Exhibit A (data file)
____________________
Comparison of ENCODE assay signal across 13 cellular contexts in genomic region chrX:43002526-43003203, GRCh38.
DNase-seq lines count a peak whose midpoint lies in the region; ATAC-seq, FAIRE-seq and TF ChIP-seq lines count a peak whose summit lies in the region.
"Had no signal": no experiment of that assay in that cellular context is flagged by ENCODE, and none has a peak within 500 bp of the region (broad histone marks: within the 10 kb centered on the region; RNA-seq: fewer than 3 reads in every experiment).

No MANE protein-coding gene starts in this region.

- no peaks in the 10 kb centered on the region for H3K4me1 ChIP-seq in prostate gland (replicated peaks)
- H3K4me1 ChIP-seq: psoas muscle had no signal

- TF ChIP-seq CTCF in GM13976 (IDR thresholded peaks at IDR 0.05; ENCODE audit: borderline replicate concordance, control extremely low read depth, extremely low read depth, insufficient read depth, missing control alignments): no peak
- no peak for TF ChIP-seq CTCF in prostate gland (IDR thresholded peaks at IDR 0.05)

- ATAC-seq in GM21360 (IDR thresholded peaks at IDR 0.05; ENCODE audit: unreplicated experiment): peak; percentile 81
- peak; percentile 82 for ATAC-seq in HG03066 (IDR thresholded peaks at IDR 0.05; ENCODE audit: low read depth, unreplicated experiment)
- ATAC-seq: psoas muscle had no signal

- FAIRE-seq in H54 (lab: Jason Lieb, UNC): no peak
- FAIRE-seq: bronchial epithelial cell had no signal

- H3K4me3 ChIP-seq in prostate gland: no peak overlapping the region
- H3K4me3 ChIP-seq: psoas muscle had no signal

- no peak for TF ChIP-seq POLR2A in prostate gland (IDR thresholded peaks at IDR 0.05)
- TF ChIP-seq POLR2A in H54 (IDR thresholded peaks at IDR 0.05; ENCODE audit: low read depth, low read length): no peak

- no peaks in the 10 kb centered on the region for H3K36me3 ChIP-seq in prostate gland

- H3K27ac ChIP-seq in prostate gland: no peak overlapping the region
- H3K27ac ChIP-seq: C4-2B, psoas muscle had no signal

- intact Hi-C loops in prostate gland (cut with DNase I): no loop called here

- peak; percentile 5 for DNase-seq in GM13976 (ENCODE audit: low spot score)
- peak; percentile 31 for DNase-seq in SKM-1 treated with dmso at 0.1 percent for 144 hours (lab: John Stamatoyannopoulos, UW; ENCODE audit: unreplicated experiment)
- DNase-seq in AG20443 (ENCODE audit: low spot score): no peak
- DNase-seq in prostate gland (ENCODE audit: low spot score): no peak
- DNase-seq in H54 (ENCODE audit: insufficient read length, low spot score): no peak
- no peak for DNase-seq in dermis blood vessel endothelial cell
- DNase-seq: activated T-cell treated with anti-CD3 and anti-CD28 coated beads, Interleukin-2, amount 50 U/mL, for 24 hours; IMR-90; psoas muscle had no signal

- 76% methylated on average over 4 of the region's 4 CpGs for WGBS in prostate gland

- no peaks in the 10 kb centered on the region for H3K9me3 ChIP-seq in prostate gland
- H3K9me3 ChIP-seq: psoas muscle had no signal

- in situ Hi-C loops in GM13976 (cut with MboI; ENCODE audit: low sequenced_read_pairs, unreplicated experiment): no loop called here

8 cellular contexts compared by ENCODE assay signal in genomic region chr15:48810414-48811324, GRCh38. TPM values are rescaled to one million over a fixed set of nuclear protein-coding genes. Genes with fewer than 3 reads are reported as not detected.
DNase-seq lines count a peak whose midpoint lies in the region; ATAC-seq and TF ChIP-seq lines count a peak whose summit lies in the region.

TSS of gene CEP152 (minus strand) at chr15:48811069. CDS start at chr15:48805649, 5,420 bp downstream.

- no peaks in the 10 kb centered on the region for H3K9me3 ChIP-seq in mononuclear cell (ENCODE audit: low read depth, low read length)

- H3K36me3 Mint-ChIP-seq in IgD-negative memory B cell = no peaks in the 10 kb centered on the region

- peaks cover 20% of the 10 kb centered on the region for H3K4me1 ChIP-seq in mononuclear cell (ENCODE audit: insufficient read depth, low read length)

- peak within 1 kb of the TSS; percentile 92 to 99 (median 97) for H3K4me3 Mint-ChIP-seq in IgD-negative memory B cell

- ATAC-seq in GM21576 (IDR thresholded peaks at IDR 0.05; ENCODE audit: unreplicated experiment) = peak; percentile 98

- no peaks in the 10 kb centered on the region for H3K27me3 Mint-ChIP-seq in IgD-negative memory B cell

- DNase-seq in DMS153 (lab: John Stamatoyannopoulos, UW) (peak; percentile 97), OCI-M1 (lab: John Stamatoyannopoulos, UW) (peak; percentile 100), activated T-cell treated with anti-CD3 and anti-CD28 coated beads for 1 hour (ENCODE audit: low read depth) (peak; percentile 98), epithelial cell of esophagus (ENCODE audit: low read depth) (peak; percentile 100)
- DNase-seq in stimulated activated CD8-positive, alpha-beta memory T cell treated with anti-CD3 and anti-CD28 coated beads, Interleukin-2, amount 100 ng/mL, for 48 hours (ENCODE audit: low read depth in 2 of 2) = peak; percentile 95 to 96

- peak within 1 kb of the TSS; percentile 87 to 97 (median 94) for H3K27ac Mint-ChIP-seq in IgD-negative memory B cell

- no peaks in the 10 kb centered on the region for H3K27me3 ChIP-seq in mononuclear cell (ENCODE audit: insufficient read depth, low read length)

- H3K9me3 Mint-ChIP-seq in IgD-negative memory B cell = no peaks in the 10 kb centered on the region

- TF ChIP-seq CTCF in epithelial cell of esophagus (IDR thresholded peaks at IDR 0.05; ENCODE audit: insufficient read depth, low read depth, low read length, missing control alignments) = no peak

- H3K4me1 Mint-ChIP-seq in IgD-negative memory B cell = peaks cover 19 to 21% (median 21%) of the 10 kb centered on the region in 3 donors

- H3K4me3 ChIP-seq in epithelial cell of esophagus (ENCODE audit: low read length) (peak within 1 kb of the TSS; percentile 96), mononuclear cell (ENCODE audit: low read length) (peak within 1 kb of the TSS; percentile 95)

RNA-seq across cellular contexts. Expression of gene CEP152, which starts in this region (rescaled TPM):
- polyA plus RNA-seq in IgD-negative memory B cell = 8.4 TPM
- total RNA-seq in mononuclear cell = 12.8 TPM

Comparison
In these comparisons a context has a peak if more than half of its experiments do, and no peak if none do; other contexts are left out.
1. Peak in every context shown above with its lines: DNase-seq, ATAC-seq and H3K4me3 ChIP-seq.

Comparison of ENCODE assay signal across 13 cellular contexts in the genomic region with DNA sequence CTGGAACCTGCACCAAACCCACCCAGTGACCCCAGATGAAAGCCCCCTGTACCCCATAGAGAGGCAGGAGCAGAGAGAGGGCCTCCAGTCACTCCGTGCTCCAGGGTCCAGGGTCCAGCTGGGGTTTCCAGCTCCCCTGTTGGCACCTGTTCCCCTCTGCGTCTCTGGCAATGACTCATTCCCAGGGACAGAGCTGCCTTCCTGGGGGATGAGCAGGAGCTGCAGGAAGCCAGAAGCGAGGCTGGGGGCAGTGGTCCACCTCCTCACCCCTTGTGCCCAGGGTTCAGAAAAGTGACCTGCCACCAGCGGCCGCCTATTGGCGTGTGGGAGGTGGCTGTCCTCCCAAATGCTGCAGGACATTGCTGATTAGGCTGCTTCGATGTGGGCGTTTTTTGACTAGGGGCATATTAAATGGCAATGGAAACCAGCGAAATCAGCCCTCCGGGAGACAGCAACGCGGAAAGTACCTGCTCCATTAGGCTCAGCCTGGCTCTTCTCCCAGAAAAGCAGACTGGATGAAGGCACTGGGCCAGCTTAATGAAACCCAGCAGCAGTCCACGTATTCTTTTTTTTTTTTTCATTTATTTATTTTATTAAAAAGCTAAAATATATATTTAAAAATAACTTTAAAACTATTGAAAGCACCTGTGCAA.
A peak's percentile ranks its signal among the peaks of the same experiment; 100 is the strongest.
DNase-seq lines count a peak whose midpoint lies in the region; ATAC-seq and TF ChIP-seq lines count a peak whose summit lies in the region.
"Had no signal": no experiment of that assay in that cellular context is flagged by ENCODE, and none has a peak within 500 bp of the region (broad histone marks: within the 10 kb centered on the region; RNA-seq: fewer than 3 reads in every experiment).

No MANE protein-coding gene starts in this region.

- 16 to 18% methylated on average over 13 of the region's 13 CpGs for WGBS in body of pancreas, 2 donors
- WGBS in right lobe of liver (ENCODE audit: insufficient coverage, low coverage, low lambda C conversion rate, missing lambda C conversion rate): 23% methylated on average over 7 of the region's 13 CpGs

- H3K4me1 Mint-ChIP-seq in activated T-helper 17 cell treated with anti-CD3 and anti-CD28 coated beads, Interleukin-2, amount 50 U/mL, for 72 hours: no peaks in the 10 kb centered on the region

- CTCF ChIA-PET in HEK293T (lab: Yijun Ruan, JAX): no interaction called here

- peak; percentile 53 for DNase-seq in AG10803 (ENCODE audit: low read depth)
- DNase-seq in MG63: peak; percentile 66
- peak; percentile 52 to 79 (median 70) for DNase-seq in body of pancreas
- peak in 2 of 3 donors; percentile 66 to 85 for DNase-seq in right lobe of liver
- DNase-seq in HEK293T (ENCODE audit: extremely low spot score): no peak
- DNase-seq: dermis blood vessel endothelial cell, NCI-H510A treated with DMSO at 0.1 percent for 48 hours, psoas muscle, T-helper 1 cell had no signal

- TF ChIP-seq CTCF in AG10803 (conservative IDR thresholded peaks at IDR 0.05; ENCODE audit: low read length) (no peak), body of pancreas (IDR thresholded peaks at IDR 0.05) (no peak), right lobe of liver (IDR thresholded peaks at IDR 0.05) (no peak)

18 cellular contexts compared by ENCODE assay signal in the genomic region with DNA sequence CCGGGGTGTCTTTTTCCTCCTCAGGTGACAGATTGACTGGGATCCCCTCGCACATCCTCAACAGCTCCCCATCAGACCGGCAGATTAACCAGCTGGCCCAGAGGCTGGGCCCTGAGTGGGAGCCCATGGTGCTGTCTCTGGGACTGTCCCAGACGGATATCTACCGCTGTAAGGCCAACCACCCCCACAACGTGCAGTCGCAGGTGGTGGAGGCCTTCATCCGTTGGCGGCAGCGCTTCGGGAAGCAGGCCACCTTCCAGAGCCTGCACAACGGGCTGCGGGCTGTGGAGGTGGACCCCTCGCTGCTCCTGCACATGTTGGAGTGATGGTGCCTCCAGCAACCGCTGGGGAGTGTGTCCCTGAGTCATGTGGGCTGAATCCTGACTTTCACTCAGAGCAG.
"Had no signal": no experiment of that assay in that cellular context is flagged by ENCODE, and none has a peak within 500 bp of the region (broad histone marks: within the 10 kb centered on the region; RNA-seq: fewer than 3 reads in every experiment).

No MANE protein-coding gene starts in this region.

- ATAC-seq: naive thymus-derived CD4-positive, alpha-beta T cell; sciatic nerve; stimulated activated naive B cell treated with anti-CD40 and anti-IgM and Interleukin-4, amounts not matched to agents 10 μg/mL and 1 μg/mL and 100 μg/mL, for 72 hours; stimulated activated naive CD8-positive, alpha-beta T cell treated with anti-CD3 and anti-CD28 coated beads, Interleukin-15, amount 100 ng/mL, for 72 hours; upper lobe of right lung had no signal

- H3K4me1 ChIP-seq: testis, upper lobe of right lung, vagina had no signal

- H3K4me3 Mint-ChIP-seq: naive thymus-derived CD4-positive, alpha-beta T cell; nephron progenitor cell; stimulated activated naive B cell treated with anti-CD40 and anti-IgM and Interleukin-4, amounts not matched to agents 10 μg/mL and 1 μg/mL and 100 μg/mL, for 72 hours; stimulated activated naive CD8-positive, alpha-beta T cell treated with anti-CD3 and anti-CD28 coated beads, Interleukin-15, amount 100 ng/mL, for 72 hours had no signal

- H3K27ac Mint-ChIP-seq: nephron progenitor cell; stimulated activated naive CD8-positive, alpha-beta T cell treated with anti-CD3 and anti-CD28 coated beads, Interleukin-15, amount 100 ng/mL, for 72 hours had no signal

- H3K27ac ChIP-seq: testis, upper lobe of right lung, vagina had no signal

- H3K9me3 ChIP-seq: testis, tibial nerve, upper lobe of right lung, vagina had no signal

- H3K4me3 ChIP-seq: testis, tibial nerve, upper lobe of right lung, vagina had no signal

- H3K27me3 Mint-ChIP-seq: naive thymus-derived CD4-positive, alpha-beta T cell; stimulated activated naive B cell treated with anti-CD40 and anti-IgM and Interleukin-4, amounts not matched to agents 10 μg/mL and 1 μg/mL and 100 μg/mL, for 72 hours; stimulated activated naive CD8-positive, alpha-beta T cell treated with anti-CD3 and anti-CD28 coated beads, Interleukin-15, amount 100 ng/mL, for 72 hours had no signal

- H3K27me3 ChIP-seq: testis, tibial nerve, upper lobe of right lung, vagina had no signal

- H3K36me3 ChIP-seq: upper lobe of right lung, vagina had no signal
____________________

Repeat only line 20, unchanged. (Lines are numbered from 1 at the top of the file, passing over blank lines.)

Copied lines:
- H3K27ac ChIP-seq: C4-2B, psoas muscle had no signal